particularly if they included more extensive introductions. 

With the increasing interest in sf and fantasy, everyone seems 
to be considering reprint series (more of this in May). Hopefully, 
the editors and publishers will be interested in something more 
than a fast buck. Of the series v^ich have materialized to date, 
the most notable — after Dover--appears to be that issued by Fantasy 
Classics (6045 Vineland Avenue, North Hollywood, Ca. 91606). I 
have seen three titles, issued in an attractive 9x12 format: Arthur 
Machen’s The Terror (1917), Clemence Houseman^s Werewolf (1896), 
and Robert Neal Leath*s The Obsidian Ape (1938). Orders may be 
placed with the publisher at $2.95 a title, although one may ap- 
parently secure twelve titles a year for $20.00. One suspects 
that the titles are chosen for a popular ("fan") audience, and no 
critical or historical introduction has been included. Yet the 
effort of Fantasy Classics should be encouraged because they are 
issuing significant titles that increase one's awareness of the 
breadth of the field. 



The Moral Stance of 

Kurt Vonnegut 

Rebecca M. Pauly 

The versatile, protean nature of Kurt Vonnegut 's career as 
a writer poses the problem of where to place him in the contem- 
porary literary scene. With a certain facile agility, he has 
gone genre jumping, assuming the colors, alternately, of short 
story writer, novelist, pla3^right, and sometime poet. Critics 
have attempted to trace an evolutionary pattern through various 
categories, techniques, styles, and points of view. Yet, however 
much the form varies, Vonnegut *s very personal, readily identi- 
fiable products persist in their family resemblance. What is 
the essential Vonnegut that transcends these changing shapes, and 
wherein lies the value of his contribution? Along the way, Vonne- 
gut has been accused of having nothing new to say, of beating a 
lot of dead horses. ^ True? He has been accused of frivolity,^ 
of lack of discipline.^ True? He has been accused of authorial 
amoral ity- -his works have no heroes, no villains, no morals, no 
ax to grind. ^ True? 

Vonnegut entered literature through the door of science fic- 
tion, what some would unhesitatingly label the back door. His 
technical background as a chemistry major at Cornell before World 
War II gave him ease and facility in handling scientific literary 
hardware, but the fascination of technology is undermined by a 
dark view of its deleterious effects. His works often project the 
consequences of the modern scientific world in nightmarish sequences 
of a shocking future, to wit. Player Piano . Sirens of Titan ^ and 
Cat * s Cradle . The demon-^ scientist figure is especially well por- 
trayed in the character of Dr. Felix Hoenikker, who fulfills the 
biblical prophesy that tasting of the tree of knowledge will bring 
destruction on the race, Man is undone by his presumption to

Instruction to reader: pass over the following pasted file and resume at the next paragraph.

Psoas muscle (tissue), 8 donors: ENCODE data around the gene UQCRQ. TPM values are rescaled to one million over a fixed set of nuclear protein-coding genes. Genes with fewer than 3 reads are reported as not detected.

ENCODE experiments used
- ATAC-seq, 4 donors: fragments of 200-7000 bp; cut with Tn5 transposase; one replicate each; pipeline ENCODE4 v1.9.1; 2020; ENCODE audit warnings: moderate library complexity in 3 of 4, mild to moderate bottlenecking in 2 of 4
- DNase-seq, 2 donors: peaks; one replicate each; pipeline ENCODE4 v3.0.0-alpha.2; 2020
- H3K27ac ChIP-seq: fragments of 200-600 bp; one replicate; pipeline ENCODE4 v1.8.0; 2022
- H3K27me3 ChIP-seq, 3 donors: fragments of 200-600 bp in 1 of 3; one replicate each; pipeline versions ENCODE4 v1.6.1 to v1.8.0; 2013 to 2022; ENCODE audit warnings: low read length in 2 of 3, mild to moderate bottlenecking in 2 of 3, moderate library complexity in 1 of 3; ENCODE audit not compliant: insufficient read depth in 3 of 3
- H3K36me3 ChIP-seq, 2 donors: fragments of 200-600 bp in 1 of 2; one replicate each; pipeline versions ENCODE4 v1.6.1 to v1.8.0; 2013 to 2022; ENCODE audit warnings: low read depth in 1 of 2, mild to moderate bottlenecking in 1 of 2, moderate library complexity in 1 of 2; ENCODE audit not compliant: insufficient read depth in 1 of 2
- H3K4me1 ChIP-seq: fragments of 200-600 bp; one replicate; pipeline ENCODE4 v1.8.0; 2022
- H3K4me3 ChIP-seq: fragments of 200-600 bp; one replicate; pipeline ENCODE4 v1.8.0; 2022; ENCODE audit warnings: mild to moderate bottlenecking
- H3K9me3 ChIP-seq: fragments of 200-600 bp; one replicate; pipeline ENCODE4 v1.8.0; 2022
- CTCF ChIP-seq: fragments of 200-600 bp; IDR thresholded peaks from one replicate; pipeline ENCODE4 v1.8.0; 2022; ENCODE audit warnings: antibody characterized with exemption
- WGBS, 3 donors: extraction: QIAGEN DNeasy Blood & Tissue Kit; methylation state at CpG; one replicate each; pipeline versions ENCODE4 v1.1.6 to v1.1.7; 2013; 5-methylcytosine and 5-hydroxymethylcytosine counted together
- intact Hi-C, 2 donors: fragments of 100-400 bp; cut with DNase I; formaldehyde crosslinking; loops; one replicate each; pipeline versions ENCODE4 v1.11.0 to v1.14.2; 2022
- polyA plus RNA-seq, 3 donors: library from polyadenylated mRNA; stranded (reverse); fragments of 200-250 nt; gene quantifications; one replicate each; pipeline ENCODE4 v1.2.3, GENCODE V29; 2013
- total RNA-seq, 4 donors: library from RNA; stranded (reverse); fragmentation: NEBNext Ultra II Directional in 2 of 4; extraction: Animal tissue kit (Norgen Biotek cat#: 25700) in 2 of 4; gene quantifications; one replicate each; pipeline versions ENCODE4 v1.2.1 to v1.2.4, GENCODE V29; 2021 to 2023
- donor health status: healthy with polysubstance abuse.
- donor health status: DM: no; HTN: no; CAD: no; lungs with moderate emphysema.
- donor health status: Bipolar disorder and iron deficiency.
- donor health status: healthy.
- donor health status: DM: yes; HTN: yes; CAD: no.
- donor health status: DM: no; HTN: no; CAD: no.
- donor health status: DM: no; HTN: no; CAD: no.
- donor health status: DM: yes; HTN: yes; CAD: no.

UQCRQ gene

tinker with the universe. 

The notoriously schizophrenic quality of science fiction per- 
vades Vonnegut *s work, even to the center of his authorial identity: 
by writing Player Piano . he was able to escape G. E,, and he has 
never stopped using fiction to project himself beyond the con- 
straints of physical reality. In his terse telegraphic style, one 
finds impatience with even the confining nature of printed language. 
Often his characters* doubling of identity is accomplished by the 
juxtaposition of spatially and temporally irreconcilable sequences, 
as in Sirens of Titan and Slaugherhouse Five , where traditional 
boundaries burst before the power of imagination. And almost all 
Vonnegut *s characters (foremost Howard Campbell of Mother Night ) 
are torn by their dual quality, the inevitable incompatibility 
between the official, public identity and the real, private self. 
They search for shelter from the emptiness of institutionalized 
being. The world man has created is incapable of satisfying him; 


he is alienated by, and sacrificed to, the real villains, the 
monstrous machines of industry, in peace and war. The query 
raised in Flayer Piano of "what people are for"^ echoes through 
Salo’s legend of the machines* takeover on Tralfamadore in 
Sirens of Titan (ST 274) and confronts us again in God Bless You, 
Mr . Rosewater . **^at in hell are people for?** (gBY 115). 

Vonnegut*s frustrations over the plight of the human condi- 
tion led him to science fiction in the first place. Its virtues 
are eulogized in Eliot Rosewater's drunken speech to a convention 
of science fiction writers: 

I love you sons of bitches . . . You're all I read any 
more. You're the only ones who *11 talk about the really 
terrific changes going on, the only ones crazy enough to 
know that life is a space voyage, and not a short one, 
either, but one that'll last for billions of years. 

You're the only ones with guts enough to really care 
about the future, who really notice what machines do 
to us, what wars do to us, what cities do to us, what 
big, simple ideas do to us, what tremendous misunder- 
standings, mistakes, accidents and catastrophes do to 
us. You’re the only ones zany enough to agonize over